My books and writing blog, with free stuff.
Find me on Facebook.and Twitter!

Popular posts from this blog

Spotting an aspie adult

Have you ever wondered how to spot an aspie adult, at a distance, without having to get too close? It would be so convenient, wouldn't it? To be able to detect the aspieness before you are drawn in, before there is any danger of becoming part of their mad world and waking up one morning, trying to work out where it all went wrong and what happened to all your socks.

Bearing in mind there are always exceptions that prove the rule, here is what you should look for.

In the supermarket I often wonder if I have spotted a fellow aspie. Walking along the aisles, it's easier to people watch than shop, usually because I've forgotten what I need. The supermarket is a good open space where you can spot aspies as they grapple with the complex practicalities of staying alive by food shopping.

The walk: Yes, from a distance or as they pass by, the walk is a dead giveaway. It seems to veer towards extremes, either a fast paced booster effect from A to B, or a meandering wander with no vi…

A Guide to your Aspie

So, you have your new aspie and are wondering what to do with him/her. Depending on size and gender, some of these instructions may need to be followed with caution but we are confident that you will be able to get the best out of your aspie for many trouble-free years to come!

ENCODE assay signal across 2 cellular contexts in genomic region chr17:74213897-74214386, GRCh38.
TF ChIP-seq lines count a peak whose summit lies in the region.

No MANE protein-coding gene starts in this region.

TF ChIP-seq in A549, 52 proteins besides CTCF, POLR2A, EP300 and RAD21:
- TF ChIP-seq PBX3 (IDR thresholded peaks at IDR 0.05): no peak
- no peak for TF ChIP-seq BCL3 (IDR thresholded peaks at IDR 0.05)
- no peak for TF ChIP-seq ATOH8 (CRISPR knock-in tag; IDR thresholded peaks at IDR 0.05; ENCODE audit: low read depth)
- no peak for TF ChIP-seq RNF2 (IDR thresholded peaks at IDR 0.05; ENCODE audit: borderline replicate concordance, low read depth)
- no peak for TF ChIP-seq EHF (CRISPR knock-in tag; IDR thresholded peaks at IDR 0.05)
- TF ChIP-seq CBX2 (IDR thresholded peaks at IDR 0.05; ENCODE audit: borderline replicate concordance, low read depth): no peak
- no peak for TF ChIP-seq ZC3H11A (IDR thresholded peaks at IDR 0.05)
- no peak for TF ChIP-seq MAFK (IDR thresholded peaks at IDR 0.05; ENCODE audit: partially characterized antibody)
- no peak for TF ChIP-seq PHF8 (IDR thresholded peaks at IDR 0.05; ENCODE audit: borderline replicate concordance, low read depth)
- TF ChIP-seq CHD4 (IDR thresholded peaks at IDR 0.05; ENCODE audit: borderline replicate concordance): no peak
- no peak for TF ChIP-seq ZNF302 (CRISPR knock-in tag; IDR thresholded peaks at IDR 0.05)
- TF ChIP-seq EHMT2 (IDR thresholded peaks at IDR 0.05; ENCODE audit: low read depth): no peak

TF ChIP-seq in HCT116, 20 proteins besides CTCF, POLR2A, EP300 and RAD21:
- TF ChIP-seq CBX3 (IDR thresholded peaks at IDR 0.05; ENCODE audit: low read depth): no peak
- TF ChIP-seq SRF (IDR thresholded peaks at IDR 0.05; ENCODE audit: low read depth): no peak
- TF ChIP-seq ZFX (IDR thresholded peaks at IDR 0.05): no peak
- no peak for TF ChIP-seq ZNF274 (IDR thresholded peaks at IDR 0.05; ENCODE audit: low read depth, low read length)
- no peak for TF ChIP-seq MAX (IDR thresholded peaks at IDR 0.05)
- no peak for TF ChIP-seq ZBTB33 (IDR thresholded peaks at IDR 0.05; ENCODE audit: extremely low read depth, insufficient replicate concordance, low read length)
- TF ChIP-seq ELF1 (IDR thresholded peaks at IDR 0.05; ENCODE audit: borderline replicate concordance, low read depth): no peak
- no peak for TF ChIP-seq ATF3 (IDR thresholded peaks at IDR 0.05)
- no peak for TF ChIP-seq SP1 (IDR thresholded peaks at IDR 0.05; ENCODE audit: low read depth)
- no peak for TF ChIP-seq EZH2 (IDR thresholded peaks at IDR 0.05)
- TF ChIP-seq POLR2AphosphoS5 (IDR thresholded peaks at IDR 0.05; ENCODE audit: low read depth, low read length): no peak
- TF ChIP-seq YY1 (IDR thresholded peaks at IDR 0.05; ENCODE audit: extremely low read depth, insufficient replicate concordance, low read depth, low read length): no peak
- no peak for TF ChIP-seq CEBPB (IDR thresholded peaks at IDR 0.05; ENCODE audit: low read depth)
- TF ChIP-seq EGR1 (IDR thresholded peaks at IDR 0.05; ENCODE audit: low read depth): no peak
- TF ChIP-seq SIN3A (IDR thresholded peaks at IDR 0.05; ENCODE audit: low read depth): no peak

(Disclaimer: we are not responsible for any physical, emotional or financial harm that may come to you when following these instructions. Once unboxed, your aspie is not eligible for our guaranteed swappage and refurbishment policy. Please have a good look at the aspie through the window provided before unboxing).

1. Unbox carefully and without making physical contact with the aspie. Pull down the box using the flaps provided and allow them to step free by themselves.

2. Allow your aspie free rein, to explore their surroundings. For ease of capture, we recommend not unboxing in an area that is too large or too small. Open fields would not be suitable, unless you are a long distance runner. Small rooms are to b…

Your life, on screen...required viewing for aspies and friends

I come to you today a wiser woman. Aren't we always saying, how good it would be to see ourselves as the world sees us? Well, thanks to a new Japanese anime show, I did just that. For the first time in my life, I saw what I look like from the outside.

Readers, this is not a paid review or anything officially linked to the Watamote, the anime. This is purely my response to something which, hum, how can I put it? Well, if I tell you that I sat through the whole show, with an expression of horror and recognition on my face, would that tell you how it was?

IT Teen had told me to watch it. He bought the manga first, the Japanese version. He waved it in my face and said, 'This is about yoooo!' I remember scowling at the book cover, to find a edgily-drawn girl scowling back at me. Yes, already it was accurate.

IT told me that it's a 'slice of life' story, all about this socially awkward girl called Tomoko. I thought, well, yes, I am socially awkward but that doesn…